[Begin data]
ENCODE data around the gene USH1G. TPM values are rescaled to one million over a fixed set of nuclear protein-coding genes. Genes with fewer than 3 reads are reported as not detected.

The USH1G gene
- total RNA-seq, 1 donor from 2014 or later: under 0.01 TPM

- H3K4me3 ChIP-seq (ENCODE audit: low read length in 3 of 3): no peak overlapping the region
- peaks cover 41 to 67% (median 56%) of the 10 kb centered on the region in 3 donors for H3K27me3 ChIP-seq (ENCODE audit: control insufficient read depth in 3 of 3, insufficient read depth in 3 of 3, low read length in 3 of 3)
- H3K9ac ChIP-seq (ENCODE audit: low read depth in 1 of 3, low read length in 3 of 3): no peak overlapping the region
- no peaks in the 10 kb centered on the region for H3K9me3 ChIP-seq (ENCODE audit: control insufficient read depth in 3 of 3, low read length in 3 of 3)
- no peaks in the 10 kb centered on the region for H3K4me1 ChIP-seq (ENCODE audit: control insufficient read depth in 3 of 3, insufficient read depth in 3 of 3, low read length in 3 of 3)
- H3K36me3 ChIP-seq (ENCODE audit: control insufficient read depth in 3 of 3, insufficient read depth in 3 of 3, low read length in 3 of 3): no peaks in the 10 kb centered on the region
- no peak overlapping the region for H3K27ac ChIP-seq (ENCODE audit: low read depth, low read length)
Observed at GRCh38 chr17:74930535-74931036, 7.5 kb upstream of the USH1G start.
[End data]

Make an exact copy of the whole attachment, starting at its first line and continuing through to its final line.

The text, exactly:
ENCODE data around the gene USH1G. TPM values are rescaled to one million over a fixed set of nuclear protein-coding genes. Genes with fewer than 3 reads are reported as not detected.

The USH1G gene
- total RNA-seq, 1 donor from 2014 or later: under 0.01 TPM

- H3K4me3 ChIP-seq (ENCODE audit: low read length in 3 of 3): no peak overlapping the region
- peaks cover 41 to 67% (median 56%) of the 10 kb centered on the region in 3 donors for H3K27me3 ChIP-seq (ENCODE audit: control insufficient read depth in 3 of 3, insufficient read depth in 3 of 3, low read length in 3 of 3)
- H3K9ac ChIP-seq (ENCODE audit: low read depth in 1 of 3, low read length in 3 of 3): no peak overlapping the region
- no peaks in the 10 kb centered on the region for H3K9me3 ChIP-seq (ENCODE audit: control insufficient read depth in 3 of 3, low read length in 3 of 3)
- no peaks in the 10 kb centered on the region for H3K4me1 ChIP-seq (ENCODE audit: control insufficient read depth in 3 of 3, insufficient read depth in 3 of 3, low read length in 3 of 3)
- H3K36me3 ChIP-seq (ENCODE audit: control insufficient read depth in 3 of 3, insufficient read depth in 3 of 3, low read length in 3 of 3): no peaks in the 10 kb centered on the region
- no peak overlapping the region for H3K27ac ChIP-seq (ENCODE audit: low read depth, low read length)
Observed at GRCh38 chr17:74930535-74931036, 7.5 kb upstream of the USH1G start.